Column: Doctored memo is latest sign of right-wing extremism in law enforcement. Columnist Gustavo Arellano reported that Los Angeles County Sheriff’s Department deputies circulated a memo among employees that made a joke about President Biden. Arellano calls the situation “yet another indication of how far down the polarization hole too many officers and deputies have fallen.” Los Angeles Times

A motorcyclist holds a flag that says "Let's go Brandon."
A motorcyclist holds a flag with what columnist Gustavo Arrellano calls a “weak-salsa insult” of the president.
(Anadolu Agency via Getty Images)

Landlord-tenant disputes reach record levels. Last month, Los Angeles Police Department officers responded to 279 “landlord/tenant/neighbor” disputes. That is the highest monthly total ever, according to LAPD data. In fact, four of the five highest monthly totals have happened within the past year. Crosstown LA

Two El Monte police officers were shot and killed Tuesday evening while responding to a possible stabbing at a motel. The violence left many in the suburb east of Los Angeles stunned. Los Angeles Times

The California Highway Patrol on Tuesday arrested a 33-year-old man on suspicion of attempted murder in the shooting of a CHP officer during a traffic stop in Studio City on Monday night. Los Angeles Times


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A Chino Hills man is suspected of holding a woman against her will in his home for months. Peter Anthony McGuire, 59, has been charged with torture, kidnapping, mayhem, assault with a deadly weapon, false imprisonment by violence, rape and other crimes. He was arrested Saturday morning after an hours-long standoff, police said. Los Angeles Times

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California vineyard laborers wanted wildfire safety. Then came a shadowy counter-movement. The laborers have pressed officials to enact stronger worker protections during wildfire seasons. They are calling for hazard pay, disaster insurance and safety training translated in Indigenous languages. “In turn, a surprising counter-movement has arisen — one that has the veneer of being worker-led, but is driven by the wine industry itself,” writes Alleen Brown. The Guardian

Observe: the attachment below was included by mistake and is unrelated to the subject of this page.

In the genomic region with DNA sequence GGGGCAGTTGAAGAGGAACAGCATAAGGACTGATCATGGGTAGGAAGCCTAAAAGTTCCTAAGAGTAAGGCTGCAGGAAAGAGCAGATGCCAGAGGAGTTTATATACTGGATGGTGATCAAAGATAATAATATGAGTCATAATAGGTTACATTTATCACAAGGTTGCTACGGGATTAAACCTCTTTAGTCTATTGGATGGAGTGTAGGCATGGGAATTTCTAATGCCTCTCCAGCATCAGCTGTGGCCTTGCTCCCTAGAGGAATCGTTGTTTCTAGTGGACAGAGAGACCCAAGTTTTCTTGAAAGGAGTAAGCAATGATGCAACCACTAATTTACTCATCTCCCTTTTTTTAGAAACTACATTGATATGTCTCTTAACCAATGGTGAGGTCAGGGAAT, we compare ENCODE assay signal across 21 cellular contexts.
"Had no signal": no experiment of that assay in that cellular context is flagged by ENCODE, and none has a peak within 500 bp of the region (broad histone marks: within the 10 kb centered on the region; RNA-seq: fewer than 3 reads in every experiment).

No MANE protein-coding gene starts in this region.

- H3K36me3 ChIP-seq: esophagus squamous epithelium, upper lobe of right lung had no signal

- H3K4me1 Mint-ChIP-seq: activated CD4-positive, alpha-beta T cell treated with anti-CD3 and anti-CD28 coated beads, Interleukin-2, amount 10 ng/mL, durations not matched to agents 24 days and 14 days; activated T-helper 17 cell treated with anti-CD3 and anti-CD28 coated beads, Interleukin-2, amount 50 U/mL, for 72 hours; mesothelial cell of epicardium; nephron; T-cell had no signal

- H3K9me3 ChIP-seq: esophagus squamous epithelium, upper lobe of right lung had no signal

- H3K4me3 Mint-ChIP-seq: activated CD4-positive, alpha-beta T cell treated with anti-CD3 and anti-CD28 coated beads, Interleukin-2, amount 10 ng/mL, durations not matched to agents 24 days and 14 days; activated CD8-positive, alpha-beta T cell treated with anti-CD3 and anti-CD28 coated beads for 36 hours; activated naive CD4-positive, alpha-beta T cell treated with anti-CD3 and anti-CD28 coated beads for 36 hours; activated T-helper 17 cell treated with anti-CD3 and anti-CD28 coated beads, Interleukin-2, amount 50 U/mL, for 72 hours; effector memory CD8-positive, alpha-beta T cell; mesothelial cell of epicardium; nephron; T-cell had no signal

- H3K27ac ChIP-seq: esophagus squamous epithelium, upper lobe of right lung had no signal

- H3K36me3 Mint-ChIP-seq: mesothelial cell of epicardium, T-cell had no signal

Amazon says it will start using drones to deliver packages for the first time this year. Residents of San Joaquin County farming towns Lockeford and Acampo, as well as parts of Lodi, will be able to order “thousands of everyday items” online and can expect a drone to drop them in their backyards in less than an hour, a company spokesperson said. Los Angeles Times

Dozens of Starbucks employees in California have joined the national movement to unionize stores. Recently, employees at a store in Anaheim voted 10 to 1 to join Workers United, a national union affiliated with the Service Employees International Union, which is helping the largely grass-roots campaign to organize. Starbucks has hired Littler Mendelson, an anti-union law firm based in San Francisco. Capital and Main


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Today’s California memory is from Sue Uustalu:

In the 1950s my family often traveled to visit my grandparents in Bakersfield. Traveling over the Grapevine with no air conditioning in the summer needed to be done early, as my father often reminded us. Many times we would see people at Frenchman’s Flat sitting at a picnic table cooling off while they filled their radiator with potable water that was conveniently there for travelers with overheated vehicles. I knew we were almost there as the cotton fields came into sight and I recognized the “Bakersfield” sign over the freeway. Grandma would be waiting with homemade biscuits and gravy.

If you have a memory or story about the Golden State, share it with us. (Please keep your story to 100 words.)